It's early January, and by now you've probably finished off the champagne, put away the menorah, and started taking down the Christmas lights and tree ornaments. It's time to put up your feet, relax a little, and start thinking about ... next year's holiday shopping.

Yes, I know you'd rather be dreaming about sunny summer vacations or building snowmen with the kids. However, if you give the next holiday season a little thought today, you'll save yourself quite a bit of stress later.

Consider spending a little extra time with this exercise if you find yourself dreading your January credit card bills. Look back to Holiday Recovery, Part 1 for more help getting rid of those as fast as possible. Then, read on to figure out how to have a debt-free holiday season this year.

Start thinking about next year's holiday spending by reviewing this year while it's fresh in your mind (and you can still find the holiday receipts). How much did you spend on gifts, decorations, travel, and entertaining? Add it all up. Maybe you spent more than you expected. Maybe you'll be surprised at your skill at using holiday sales to keep your budget low.

Whatever the total, ask yourself whether it seems reasonable given your other spending priorities throughout the year. Ask yourself, also, whether your spending in each category matches its importance in your holiday celebrations. If the holidays mean big family gatherings and feasts, but you spent a ton of money on gifts, then maybe you need to realign your spending. If you put up truly magnificent decorations and enjoyed them every moment of December, then maybe your spending is in line with your favorite way to celebrate.

Make some notes about how you'd like to adjust your spending for next year. Add in a little for any additional gifts or travel you might do come November and December. This should give you a good estimate of the amount to budget for the 2007 holidays.

Now, decide how to set that money aside throughout the year. Consider these ideas:

  • Establish a Christmas account. Many banks and credit unions still make these old-fashioned savings vehicles available. They allow you to set aside a certain amount each month, often through a payroll deduction. Then the money's there in December when you need it.
  • Make your own Christmas account. A special savings vehicle doesn't have to have a holiday label. Think about opening a savings account at your local bank or at an online bank to stash holiday money away each payday or each month. Put this withdrawal on automatic and you'll avoid that pesky problem of forgetting to make your holiday budget deposit each month.
  • Buy gifts throughout the year. Don't wait until November or December to do all your shopping, forcing yourself into a short-term budget crunch at the time when you need the aggravation least. If you buy a gift or two each month from now until next winter, your presents will become part of your regular budget. You may tap into more sales, and you could be less likely to go overboard when the holidays come. It could even add years to your life by keeping away the stress of holiday shopping! Just don't forget where you've hidden the gifts.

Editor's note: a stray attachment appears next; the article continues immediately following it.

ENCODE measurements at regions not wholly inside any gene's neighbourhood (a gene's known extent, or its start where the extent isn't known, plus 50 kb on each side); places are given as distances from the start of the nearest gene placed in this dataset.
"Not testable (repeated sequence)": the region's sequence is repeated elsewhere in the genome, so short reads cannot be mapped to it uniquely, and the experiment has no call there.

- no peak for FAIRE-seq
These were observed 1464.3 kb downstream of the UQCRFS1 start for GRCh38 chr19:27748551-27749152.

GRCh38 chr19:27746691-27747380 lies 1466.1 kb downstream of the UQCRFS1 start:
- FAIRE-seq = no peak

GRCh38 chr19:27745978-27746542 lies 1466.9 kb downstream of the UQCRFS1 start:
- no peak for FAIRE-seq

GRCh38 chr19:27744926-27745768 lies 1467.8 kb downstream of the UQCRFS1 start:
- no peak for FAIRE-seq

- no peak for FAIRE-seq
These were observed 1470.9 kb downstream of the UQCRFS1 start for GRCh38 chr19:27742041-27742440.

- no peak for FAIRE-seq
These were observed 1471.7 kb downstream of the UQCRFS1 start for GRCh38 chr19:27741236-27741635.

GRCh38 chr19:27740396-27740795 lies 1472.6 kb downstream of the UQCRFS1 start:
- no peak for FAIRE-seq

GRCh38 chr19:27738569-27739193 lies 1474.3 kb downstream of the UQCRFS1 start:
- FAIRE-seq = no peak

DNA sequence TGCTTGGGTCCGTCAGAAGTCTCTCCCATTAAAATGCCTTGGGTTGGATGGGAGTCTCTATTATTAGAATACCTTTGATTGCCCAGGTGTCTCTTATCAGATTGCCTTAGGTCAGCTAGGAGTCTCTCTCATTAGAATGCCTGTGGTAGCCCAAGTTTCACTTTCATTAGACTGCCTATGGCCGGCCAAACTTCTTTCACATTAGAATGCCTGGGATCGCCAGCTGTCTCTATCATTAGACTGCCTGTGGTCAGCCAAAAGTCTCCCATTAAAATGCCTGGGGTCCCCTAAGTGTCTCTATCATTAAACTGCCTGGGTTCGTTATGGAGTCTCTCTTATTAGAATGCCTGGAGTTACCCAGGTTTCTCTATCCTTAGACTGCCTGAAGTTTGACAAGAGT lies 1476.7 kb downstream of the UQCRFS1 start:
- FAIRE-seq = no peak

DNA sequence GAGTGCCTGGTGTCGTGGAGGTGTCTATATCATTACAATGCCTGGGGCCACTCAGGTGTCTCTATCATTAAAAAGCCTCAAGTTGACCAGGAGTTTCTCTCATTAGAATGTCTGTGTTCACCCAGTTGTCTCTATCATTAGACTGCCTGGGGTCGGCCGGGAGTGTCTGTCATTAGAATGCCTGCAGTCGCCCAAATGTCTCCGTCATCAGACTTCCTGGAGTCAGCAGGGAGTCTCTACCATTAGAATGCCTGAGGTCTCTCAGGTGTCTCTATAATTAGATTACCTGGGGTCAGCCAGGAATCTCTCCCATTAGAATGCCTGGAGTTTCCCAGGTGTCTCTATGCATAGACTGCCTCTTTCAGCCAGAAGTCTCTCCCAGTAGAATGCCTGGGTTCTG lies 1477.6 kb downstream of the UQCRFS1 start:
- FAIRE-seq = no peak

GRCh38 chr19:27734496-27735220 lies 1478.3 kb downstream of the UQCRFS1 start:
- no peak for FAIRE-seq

• Start working on homemade gifts now. You didn't want to go outside in the cold, bleak winter weather anyway, right? Stay indoors and get to work on your knitting, quilting, pottery, or photography projects for next year's gifts. Maybe all you'll have to do is finish the gifts you had hoped to get done last month but somehow never found enough time to complete.
  • Pad your vacation fund. If you're the type who enjoys strolling the shops and checking out the local wares while on vacation, think about taking that opportunity to get some of your holiday shopping out of the way. Dedicate some extra money to your vacation fund for that very purpose. The gifts may be much more unusual than anything you'd find at home, and you'll be bringing a little bit of paradise back to your friends and family.

Whatever system you choose or invent, commit to following it throughout the year. A little planning now can relieve a lot of holiday panic later, and it can leave you a lot more time to spend enjoying the holidays.

If you really want to get on a wild budgeting tear, take a look at these other Foolish articles:

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Fool contributor Mary Dalrymple welcomes your feedback. The Fool has a disclosure policy.